I got my freezer Tuesday! DD15 and I picked it up at Sears, and then I carefully drove down the unpaved back alley. DH and DD15 wrestled it out of the Cherokee, through the yard, and out of its box. That was the easy part.
I opened the cellar doors for the first time in 5 years, and had to do a lot of spiderweb clearing in order for either DD15 or DH to agree to go further. Getting it the last few feet down the cellar stairs and through the door required removing some door trim and a little bit of knuckle skin. The ceiling is very low and DH whacked his poor head several times. But we saved the $65 delivery charge.
I let it sit overnight to settle the coolant, and plugged it in this morning. I've put in all my oats and rice to freeze any bug eggs they might be harboring, and I will do all the flour next. There is lots of meat on sale right now, and the holidays will bring sales on butter, nuts, and spices. I need to do some research on how I can stock up on cheese. Oooo, I am so excited.
Planted: Frost is on the horizon, so I took more cuttings to root over the winter: coleus, begonias, false indigo, salvia.
Harvested: Only some peppers, cabbage and broccoli are left and not quite ready. Not much harvesting will happen from now on, aside from the winter-hardy thyme I use in making stock. I still visit farmers and markets for local produce.
Preserved: Tried drying a few sweet peppers on a tray, but they got moldy. Better use the dehydrator next time. I would help if I stopped piling things on top of it.
Bought 10 pounds of Gala apples, part to dry and part to try storing in the basement. I plan to get some other varieties to try storing. I want to buy local, but the prices are 3x the supermarket price for Washington State apples. Even u-pick costs more. I need the volume right now. I've been trying to accumulate 10-15# of dried fruit, but the kids don't like raisins much. I have raisins, prunes, apricots, currants, and craisins. I need to flesh that out with dried bananas and apples.
Cooked: Shrimp curry and some pasta dishes came completely from storage. All of our baking does, too. We still need to shop for meat, eggs, and dairy, but more meals are coming from storage. Need to work harder on having "stuff" in the fridge for casual eating, without someone needing to cook a whole meal. Reheatables, and things for sandwiches and munching.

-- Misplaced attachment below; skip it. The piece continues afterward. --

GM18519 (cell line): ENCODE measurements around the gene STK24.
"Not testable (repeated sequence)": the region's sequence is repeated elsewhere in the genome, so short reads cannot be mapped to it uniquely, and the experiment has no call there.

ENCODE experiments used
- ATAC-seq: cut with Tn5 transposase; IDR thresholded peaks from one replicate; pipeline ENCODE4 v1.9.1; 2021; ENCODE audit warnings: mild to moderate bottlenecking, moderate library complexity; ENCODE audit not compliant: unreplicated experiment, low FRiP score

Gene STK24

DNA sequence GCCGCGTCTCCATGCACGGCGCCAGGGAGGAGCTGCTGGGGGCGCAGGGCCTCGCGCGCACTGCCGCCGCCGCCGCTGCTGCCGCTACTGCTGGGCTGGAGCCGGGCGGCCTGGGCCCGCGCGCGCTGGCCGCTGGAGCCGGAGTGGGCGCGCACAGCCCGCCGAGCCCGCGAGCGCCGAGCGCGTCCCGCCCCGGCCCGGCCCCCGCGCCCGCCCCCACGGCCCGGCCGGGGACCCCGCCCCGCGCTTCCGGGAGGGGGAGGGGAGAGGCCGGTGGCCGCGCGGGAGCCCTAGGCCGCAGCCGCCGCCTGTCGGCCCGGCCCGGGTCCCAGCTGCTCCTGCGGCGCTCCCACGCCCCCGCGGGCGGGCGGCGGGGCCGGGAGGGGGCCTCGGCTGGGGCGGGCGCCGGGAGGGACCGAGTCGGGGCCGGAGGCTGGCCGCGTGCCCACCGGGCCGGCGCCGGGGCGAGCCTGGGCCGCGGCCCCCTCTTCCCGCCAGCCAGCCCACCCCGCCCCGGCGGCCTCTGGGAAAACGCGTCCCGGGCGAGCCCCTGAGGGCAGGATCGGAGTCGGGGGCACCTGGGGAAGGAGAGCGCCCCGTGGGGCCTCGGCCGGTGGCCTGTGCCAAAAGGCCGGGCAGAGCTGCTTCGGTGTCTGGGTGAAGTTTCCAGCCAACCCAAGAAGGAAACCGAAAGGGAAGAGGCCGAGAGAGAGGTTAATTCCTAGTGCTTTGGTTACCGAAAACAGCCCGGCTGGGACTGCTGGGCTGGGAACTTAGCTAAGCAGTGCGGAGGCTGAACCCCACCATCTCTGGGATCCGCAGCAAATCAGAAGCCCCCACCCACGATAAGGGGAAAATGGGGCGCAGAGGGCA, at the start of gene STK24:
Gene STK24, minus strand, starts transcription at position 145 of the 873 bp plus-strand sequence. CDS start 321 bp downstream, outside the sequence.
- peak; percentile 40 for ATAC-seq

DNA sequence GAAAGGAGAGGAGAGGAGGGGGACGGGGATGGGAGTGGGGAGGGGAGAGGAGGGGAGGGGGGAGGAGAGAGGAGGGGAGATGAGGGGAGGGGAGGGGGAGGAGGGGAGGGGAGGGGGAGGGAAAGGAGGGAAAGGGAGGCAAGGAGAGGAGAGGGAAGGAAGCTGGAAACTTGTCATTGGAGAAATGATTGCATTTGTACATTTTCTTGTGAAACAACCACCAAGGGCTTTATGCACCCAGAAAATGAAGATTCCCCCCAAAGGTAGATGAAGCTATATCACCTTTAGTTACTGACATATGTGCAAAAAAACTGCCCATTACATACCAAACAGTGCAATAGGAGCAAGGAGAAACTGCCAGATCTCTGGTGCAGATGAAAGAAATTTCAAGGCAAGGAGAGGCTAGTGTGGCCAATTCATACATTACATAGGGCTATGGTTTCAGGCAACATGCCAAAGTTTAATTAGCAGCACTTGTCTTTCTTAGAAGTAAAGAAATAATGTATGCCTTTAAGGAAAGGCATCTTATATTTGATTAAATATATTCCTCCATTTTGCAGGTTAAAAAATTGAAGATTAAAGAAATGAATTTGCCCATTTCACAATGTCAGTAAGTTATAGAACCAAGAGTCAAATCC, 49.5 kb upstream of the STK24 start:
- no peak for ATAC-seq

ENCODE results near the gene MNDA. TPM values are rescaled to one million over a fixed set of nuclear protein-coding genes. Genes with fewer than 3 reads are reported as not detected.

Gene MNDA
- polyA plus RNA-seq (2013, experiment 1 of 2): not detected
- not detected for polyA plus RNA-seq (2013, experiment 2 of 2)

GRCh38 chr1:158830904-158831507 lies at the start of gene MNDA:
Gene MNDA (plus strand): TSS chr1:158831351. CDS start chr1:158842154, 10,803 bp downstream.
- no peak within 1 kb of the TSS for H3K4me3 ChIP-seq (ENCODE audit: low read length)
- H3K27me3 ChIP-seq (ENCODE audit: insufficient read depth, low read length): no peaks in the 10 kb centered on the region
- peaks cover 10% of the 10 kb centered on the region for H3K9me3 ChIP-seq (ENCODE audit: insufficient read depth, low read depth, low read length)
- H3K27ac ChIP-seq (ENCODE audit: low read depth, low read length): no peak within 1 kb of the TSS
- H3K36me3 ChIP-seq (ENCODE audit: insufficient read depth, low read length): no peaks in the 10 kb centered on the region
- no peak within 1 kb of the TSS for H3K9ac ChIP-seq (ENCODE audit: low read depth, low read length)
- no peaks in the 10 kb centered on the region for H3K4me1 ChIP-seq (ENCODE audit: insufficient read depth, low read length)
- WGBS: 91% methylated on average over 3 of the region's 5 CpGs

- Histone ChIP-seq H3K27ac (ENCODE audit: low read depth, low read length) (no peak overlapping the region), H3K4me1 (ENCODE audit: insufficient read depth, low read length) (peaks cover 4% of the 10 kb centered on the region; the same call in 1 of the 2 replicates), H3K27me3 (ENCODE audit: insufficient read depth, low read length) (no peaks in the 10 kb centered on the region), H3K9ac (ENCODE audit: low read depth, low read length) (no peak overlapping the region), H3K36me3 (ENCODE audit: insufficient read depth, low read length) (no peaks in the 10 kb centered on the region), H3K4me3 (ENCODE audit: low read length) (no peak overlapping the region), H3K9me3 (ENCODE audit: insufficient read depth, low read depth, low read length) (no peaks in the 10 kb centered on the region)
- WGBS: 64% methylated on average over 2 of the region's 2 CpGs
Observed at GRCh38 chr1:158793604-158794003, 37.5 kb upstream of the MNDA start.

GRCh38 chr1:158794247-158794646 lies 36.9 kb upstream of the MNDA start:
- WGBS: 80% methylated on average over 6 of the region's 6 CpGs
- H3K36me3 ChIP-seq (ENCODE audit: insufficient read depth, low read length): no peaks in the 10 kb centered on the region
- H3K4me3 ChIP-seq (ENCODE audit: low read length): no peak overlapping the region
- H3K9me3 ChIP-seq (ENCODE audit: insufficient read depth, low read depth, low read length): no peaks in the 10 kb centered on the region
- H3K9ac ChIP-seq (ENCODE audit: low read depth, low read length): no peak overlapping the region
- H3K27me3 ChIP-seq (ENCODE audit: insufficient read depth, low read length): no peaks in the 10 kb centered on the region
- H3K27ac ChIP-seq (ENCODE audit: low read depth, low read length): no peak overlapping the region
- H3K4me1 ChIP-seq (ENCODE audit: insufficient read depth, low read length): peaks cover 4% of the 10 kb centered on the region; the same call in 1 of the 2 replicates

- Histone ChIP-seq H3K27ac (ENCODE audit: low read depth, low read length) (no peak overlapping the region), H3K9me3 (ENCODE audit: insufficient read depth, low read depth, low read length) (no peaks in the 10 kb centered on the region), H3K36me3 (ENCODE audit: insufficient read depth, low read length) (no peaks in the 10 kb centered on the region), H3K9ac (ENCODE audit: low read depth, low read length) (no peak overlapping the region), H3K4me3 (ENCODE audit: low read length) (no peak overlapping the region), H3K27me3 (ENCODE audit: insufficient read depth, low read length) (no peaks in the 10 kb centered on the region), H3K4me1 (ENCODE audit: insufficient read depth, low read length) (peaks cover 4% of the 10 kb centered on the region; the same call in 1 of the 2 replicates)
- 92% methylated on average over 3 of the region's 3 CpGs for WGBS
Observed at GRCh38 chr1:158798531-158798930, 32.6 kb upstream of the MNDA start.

Not quite cooking, but we used some gourds to make Gourd Birds with black-eyed peas for eyes. I might put some skewer legs on them and put a few out front.
Stored: Starting to store tap water in recycled milk jugs. Six gallons, so far (plus the 45 gallons always in the water heater). I am planning to salvage jugs at church. They empty a few jugs of tea or punch every week at coffee hour. DD15 will also bring home the ones she empties and washes at her coffee shop job.
I studied the grocery store ads carefully, and shopped the sales from a list on Friday. Not a lot of extra driving. I mostly avoided impulse buying - just a bag of grapes, a big Rubbermaid canister for bread flour, a bag of my fav Goya soup bean mix, and a can of white hominy to try.
Redner's: whole chickens .68/lb, 2lb blocks of cheddar for 2.98/lb, Italian sausage for 2.18, and a pkg of beef shin to make stock. We ate some stuff from the little freezer, so I had room to cram in the chickens and meat.Prepped: Installed bamboo pole to dry clothes, and bought more plastic hangers. Washed BR windows to prepare for bubble wrap and insulating curtains later this month. Heart-breakingly, the bamboo pole did not hold up under use. Back to the drawing board. I am going to try huge drywall screws right into joists.
Giant: 6 bags of pot pie noodles, 6 boxes of cake mix for doctoring up, 2 bottles of Hershey's syrup, 10# of unbleached flour, 4 boxes of Red Zinger tea (triple coupons), 6 jars of peanut butter, 10# apples, 2 quarts shampoo and 4 of conditioner, 4 boxes of jar lids.
Save-a-Lot: 5lb bags of white potatoes for $1, along with bananas at 3#/$1. Twenty pounds of taters for $4 is a good price to see how long they last in my cellar. Also got 6 cans of pineapple, bleach, band-aids, dandruff shampoo, garlic, 4# of brown sugar.
Found 2 large canisters of Sunmaid raisins for $5, at Rite-Aid. Drug store food is usually over-priced, but when they want to move old stock, they really mark it down. I had to go to Wal-mart to pick up a $4 Rx, so I snagged some ibuprofen, more allergy meds, and some toothbrushes.